## What is a p-value Adjustment?

A p-value adjustment is the adjustment of a p-value of a single significance test which is a part of an A/B test so that it conforms to the rejection region of an **overall null hypothesis** that spans a set of logically related significance tests. This is done when the Family-Wise Error Rate needs to be controlled (examples below). A p-value adjustment and an adjustment of the critical region are equivalent with respect to their effect on the type I error rate so which is performed is a matter of convenience and technical difficulty.

A p-value adjustment is necessary when one performs multiple comparisons or multiple testing in a more general sense: performing multiple tests of significance where only one significant result will lead to the rejection of an overall hypothesis. A multivariate test (A/B/n test) is one such example: if one simply performs pairwise tests and is willing to abandon the control group based on a single statistically significant result then an adjustment is necessary (in this case the Dunnett's Correction). Another situation in which adjustments are necessary is when there are multiple primary KPIs and if any of them is found to be statistically significant the null hypothesis would be rejected. In such cases the Sidak correction is the most powerful one which guarantees the type I error of the overall null.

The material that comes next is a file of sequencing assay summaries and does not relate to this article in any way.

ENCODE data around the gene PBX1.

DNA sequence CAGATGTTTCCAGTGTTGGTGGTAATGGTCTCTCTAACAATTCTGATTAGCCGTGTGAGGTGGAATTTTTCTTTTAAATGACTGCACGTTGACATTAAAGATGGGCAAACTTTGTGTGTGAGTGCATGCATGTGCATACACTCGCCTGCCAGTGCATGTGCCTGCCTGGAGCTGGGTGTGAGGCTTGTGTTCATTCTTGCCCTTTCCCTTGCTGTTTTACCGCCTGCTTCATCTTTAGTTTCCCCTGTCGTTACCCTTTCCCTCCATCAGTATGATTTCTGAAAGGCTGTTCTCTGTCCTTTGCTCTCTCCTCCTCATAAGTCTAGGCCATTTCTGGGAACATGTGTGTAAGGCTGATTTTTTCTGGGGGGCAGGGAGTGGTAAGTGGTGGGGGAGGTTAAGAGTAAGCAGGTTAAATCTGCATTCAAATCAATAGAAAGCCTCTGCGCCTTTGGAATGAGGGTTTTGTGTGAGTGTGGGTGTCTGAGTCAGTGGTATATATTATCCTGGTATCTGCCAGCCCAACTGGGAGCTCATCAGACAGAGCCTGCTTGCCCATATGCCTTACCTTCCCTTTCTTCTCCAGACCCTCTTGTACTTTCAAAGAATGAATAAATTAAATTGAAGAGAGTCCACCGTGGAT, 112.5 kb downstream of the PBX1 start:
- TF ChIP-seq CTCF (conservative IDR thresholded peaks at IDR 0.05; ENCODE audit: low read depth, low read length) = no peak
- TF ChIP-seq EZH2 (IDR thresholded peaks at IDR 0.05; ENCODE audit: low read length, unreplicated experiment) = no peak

P-value adjustments are also necessary in sequential testing during which significance calculations are performed a number of times during the A/B test until a decision boundary (e.g. efficacy boundary is reached. Usually such adjustments are only possible after a decision boundary has been crossed and the A/B test has been stopped.

Failure to adjust the p-value leads to a discrepancy between the nominal p-value and the actual p-value since the statistical model that describes the null hypothesis is no longer valid. This means that to the **statistical estimates are compromised** to extent to which the adjustment was needed, which can sometimes be established (e.g. in an MVT) but in other cases cannot (e.g. if it is due to unaccounted peeking with intent).

Like this glossary entry? For an in-depth and comprehensive reading on A/B testing stats, check out the book "Statistical Methods in Online A/B Testing" by the author of this glossary, Georgi Georgiev.